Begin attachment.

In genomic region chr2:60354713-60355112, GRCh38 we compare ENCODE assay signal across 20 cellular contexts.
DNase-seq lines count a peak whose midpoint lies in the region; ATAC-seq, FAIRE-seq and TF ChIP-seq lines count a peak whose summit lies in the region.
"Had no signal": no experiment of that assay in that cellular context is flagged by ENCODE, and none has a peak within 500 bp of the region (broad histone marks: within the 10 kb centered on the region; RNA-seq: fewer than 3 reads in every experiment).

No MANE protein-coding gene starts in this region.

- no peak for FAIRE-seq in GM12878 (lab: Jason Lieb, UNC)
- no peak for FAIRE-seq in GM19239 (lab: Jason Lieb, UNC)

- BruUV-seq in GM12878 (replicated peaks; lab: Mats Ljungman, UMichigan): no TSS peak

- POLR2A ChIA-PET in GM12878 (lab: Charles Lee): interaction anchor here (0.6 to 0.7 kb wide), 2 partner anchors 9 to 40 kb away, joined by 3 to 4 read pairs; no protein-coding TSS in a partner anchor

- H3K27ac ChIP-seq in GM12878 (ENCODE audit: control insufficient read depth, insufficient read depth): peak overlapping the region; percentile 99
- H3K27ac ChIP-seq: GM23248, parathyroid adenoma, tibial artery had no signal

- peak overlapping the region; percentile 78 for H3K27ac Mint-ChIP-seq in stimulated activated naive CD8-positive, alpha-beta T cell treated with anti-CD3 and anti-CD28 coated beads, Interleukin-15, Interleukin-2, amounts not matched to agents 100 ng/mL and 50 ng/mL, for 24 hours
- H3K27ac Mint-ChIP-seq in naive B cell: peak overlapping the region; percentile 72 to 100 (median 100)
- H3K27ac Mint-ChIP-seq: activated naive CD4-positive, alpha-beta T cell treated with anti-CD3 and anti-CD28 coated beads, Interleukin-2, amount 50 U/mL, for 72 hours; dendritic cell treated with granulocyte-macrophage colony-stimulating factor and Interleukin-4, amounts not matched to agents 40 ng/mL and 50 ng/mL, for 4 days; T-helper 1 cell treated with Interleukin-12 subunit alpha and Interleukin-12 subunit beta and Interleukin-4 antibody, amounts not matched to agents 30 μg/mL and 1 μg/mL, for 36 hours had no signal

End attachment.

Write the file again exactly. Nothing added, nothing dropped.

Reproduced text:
In genomic region chr2:60354713-60355112, GRCh38 we compare ENCODE assay signal across 20 cellular contexts.
DNase-seq lines count a peak whose midpoint lies in the region; ATAC-seq, FAIRE-seq and TF ChIP-seq lines count a peak whose summit lies in the region.
"Had no signal": no experiment of that assay in that cellular context is flagged by ENCODE, and none has a peak within 500 bp of the region (broad histone marks: within the 10 kb centered on the region; RNA-seq: fewer than 3 reads in every experiment).

No MANE protein-coding gene starts in this region.

- no peak for FAIRE-seq in GM12878 (lab: Jason Lieb, UNC)
- no peak for FAIRE-seq in GM19239 (lab: Jason Lieb, UNC)

- BruUV-seq in GM12878 (replicated peaks; lab: Mats Ljungman, UMichigan): no TSS peak

- POLR2A ChIA-PET in GM12878 (lab: Charles Lee): interaction anchor here (0.6 to 0.7 kb wide), 2 partner anchors 9 to 40 kb away, joined by 3 to 4 read pairs; no protein-coding TSS in a partner anchor

- H3K27ac ChIP-seq in GM12878 (ENCODE audit: control insufficient read depth, insufficient read depth): peak overlapping the region; percentile 99
- H3K27ac ChIP-seq: GM23248, parathyroid adenoma, tibial artery had no signal

- peak overlapping the region; percentile 78 for H3K27ac Mint-ChIP-seq in stimulated activated naive CD8-positive, alpha-beta T cell treated with anti-CD3 and anti-CD28 coated beads, Interleukin-15, Interleukin-2, amounts not matched to agents 100 ng/mL and 50 ng/mL, for 24 hours
- H3K27ac Mint-ChIP-seq in naive B cell: peak overlapping the region; percentile 72 to 100 (median 100)
- H3K27ac Mint-ChIP-seq: activated naive CD4-positive, alpha-beta T cell treated with anti-CD3 and anti-CD28 coated beads, Interleukin-2, amount 50 U/mL, for 72 hours; dendritic cell treated with granulocyte-macrophage colony-stimulating factor and Interleukin-4, amounts not matched to agents 40 ng/mL and 50 ng/mL, for 4 days; T-helper 1 cell treated with Interleukin-12 subunit alpha and Interleukin-12 subunit beta and Interleukin-4 antibody, amounts not matched to agents 30 μg/mL and 1 μg/mL, for 36 hours had no signal